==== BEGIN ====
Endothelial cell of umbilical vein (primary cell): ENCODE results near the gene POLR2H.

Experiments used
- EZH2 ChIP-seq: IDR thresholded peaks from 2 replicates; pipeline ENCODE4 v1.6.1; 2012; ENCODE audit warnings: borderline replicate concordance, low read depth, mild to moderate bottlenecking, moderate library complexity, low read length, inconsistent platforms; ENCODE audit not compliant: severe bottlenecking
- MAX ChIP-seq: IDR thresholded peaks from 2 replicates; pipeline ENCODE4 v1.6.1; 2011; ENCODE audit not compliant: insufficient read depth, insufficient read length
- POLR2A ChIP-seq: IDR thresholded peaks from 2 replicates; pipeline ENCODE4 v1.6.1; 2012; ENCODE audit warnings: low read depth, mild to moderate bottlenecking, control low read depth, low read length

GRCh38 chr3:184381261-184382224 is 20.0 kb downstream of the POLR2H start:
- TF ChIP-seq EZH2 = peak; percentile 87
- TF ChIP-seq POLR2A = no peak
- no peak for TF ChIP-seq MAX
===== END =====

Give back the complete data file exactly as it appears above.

Endothelial cell of umbilical vein (primary cell): ENCODE results near the gene POLR2H.

Experiments used
- EZH2 ChIP-seq: IDR thresholded peaks from 2 replicates; pipeline ENCODE4 v1.6.1; 2012; ENCODE audit warnings: borderline replicate concordance, low read depth, mild to moderate bottlenecking, moderate library complexity, low read length, inconsistent platforms; ENCODE audit not compliant: severe bottlenecking
- MAX ChIP-seq: IDR thresholded peaks from 2 replicates; pipeline ENCODE4 v1.6.1; 2011; ENCODE audit not compliant: insufficient read depth, insufficient read length
- POLR2A ChIP-seq: IDR thresholded peaks from 2 replicates; pipeline ENCODE4 v1.6.1; 2012; ENCODE audit warnings: low read depth, mild to moderate bottlenecking, control low read depth, low read length

GRCh38 chr3:184381261-184382224 is 20.0 kb downstream of the POLR2H start:
- TF ChIP-seq EZH2 = peak; percentile 87
- TF ChIP-seq POLR2A = no peak
- no peak for TF ChIP-seq MAX